Tuesday, 28 June 2016

Suspense: A Friend to Alexander

Alexander Hamilton watches George Washington give a speech

“Alexander Hamilton is so hot right now,” historians probably say at historian parties, holding their champagne glasses while a string quartet plays chamber music.

With Lin-Manuel Miranda’s hip-hop biography of the first secretary of the treasure cleaning up at the Tonys, A-Ham is the current historical celebrity craze. Soon, he’ll be fighting vampires. You haven’t really made it until everyone forgets why you’re important.

In 1942, James Thurber – who you might know best as the author of “The Secret Life of Walter Mitty” – wrote one of his darkest, weirdest short stories. In it, an unhappy man is plagued by dreams of Aaron Burr, and becomes gradually obsessed with the duel that killed Alexander Hamilton. Things only go downhill from there, getting all fantastical and grim.

Popular radio series Suspense adapted the story no less than three times. 

It's called “A Friend to Alexander” and the version below is from August of 1943. It stars Geraldine Fitzgerald and Robert Young, and was adapted very faithfully by Fria Howard. Her script would also be used for the 1944 broadcast of the story, which featured Geraldine Fitzgerald reprising her role, but saw Robert Young replaced with Richard Whorf.

Click the video to listen:

The third broadcast featured a new script by Fran Von Hardesfelt, with John Dehner and Paula Winslow as Mr. and Mrs. Andrews. Howard's adaptation is extremely faithful to the short story, while Von Hardesfelt's is a little more loosey goosey.

If you'd like to read the original short story, it's anthologized in My World, and Welcome to It alongside less gothic stuff. 

Sunday, 26 June 2016

Mermaid Movie Mayhem!

Shark Week 2016 begins today, and that means my whole life is the ocean now. It's tradition. But if you're not a documentary fan, or sharks are too hardcore for you, consider celebrating the start of the pool party season with a mermaid film festival.

Here are my top picks, just to get you started:

Miranda (1948)

Glynis Johns stars as the delightfully naughty mermaid at the heart of this British film based on a play by Peter Blackmore. Bored with life in her pearl-filled grotto, Miranda strikes up an affair with a London doctor and follows him home. He disguises her as a patient in need of a wheelchair, and she soon sets about enchanting just about every man she meets, including a chauffeur played by David Tomlison – who would later team up with Johns again in Disney’s Mary Poppins.

Though Johns is pitch-perfect, the real delight comes from Margaret Rutherford as the nurse hired on to care for her. It’s frothy, fun, and a little dated in places, but for easy swimming, it’s tough to top.

The Mermaid (1965)

Despite the title, this one has the least conventional mermaid on the list. A Hong Kong Huangmei opera film directed by Kao Li, the more literal translation of its title is Fish Beauty.

When a carp spirit notices the loneliness of a jilted scholar, she takes on the form of his ex-lover and meets him in the garden one night. The scholar quickly falls in love with her, but believes the carp to be his beloved. The mix-up leads him to his former flame's house and a humiliating encounter with her. Things get pretty intense soon after, with talk of executions and forsaking immortality.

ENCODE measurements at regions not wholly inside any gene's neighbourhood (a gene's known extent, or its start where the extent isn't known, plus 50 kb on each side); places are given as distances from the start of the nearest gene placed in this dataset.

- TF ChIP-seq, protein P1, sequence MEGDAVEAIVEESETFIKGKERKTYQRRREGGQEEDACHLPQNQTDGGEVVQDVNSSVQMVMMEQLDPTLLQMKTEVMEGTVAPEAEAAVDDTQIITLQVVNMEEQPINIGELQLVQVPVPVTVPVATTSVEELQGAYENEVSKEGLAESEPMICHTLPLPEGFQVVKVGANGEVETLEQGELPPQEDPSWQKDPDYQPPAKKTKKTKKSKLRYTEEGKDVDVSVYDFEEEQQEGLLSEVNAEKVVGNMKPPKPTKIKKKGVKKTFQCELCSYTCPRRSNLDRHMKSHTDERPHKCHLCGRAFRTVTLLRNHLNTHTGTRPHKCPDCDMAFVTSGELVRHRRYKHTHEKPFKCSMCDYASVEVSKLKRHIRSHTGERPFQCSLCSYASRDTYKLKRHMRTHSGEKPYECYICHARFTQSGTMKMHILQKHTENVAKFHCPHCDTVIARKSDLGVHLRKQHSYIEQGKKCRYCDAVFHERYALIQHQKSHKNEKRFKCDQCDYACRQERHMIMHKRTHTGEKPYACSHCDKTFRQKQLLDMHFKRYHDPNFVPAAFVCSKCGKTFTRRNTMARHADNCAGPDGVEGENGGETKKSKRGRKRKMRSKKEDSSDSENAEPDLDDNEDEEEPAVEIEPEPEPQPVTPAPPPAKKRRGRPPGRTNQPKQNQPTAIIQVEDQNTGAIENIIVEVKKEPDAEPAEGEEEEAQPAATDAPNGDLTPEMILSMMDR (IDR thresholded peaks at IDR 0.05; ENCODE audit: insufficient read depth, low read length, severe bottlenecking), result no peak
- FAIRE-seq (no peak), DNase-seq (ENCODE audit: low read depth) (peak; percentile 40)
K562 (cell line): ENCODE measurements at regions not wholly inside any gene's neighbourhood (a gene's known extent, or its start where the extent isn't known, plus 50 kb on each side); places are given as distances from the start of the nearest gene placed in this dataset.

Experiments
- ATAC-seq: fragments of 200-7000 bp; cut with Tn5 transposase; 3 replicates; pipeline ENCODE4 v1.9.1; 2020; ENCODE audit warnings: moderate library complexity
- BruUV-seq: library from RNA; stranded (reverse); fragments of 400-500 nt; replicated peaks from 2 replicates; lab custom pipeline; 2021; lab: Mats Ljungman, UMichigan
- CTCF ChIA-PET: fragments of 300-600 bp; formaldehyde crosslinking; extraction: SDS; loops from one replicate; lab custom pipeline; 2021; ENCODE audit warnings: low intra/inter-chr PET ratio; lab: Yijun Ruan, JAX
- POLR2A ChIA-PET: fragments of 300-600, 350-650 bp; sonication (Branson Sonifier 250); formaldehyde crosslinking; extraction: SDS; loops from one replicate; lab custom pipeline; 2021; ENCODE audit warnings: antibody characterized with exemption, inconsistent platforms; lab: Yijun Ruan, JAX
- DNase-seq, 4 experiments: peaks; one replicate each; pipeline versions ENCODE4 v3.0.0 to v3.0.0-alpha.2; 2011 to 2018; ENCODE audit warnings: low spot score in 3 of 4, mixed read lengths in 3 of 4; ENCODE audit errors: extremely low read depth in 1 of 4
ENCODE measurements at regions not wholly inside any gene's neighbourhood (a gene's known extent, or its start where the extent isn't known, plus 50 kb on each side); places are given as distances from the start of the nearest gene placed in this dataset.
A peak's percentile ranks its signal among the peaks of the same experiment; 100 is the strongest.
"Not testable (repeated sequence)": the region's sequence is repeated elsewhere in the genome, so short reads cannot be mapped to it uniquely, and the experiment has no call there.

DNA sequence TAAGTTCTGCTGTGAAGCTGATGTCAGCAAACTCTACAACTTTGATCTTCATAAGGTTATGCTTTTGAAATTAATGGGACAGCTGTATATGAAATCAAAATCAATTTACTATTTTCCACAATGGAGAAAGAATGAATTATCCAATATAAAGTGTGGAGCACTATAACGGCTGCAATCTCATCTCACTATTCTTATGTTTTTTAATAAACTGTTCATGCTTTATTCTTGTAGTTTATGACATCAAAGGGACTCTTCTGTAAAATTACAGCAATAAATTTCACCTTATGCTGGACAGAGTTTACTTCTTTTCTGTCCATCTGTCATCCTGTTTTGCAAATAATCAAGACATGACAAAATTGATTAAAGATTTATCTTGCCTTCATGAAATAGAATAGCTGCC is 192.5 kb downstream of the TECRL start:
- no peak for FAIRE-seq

The same story was adapted as a television series in 2013 called The Legend of Chasing Fish.

Mr. Peabody and the Mermaid (1948)

A popular year for mermaids, 1948 also saw William Powell and Ann Byth dip into the legend. Based on a 1945 novel called Peabody’s Mermaid, Powell plays Arthur Peabody, a man whose midlife crisis gets a little more complicated when he reels in Lenore, a mute mermaid with a knack for making trouble.

The last of the great fantasy screwball comedies, poor Mr. Peabody seems to have the stars lined against him, and things don’t get any easier when his wife starts thinking he’s keeping giant fish in the hotel bathtub and having an affair. Things get worse when the police decide he’s a murderer. None of it's true of course, it's just fishtail mischief in a Caribbean setting.

Local Hero (1983)

The mermaid in this movie is actually part of a subplot, but with the whole thing being an underrated gem, I figured I’d include it and get more people talking about it. Burt Lancaster plays the eccentric owner of Knox Oil and Gas Company, a man in tune with the heavens.

Knox sends an American executive named MacIntyre to a small town in Scotland called Furness. Mac has instructions to buy the town to make way for a refinery, but soon comes up against an old man named Ben, who refuses to sell.

The Scottish Knox rep is played by a young Peter Capaldi, and this is where the mermaid angle comes in. The whole story has a gentle, fantastical tilt to it that pairs well with the flinty 80’s executive ethos. Well worth hunting down.

Splash (1984)

Tom Hanks and Darryl Hannah star in this beloved classic, with Hanks playing a man who writes off his childhood mermaid encounter as a near-death hallucination. Madison, the mermaid who saved his life when they were kids, decides it’s time to hunt down her first love and get a good look at New York City while she’s at it.

Full of memorable moments like learning English from a wall of department store televisions, and with a supporting character played by John Candy, this is the jewel in the summery rom-com crown... or the highest prong on its trident, maybe? 

Honorary Mentions: 

Peter Pan (1953) Used for the image at the top, it contains the best mermaids-will-be-mermaids legal defense of all time: "But we were only trying to drown her!"

Million Dollar Mermaid (1952) Or anything else with Esther Williams in it.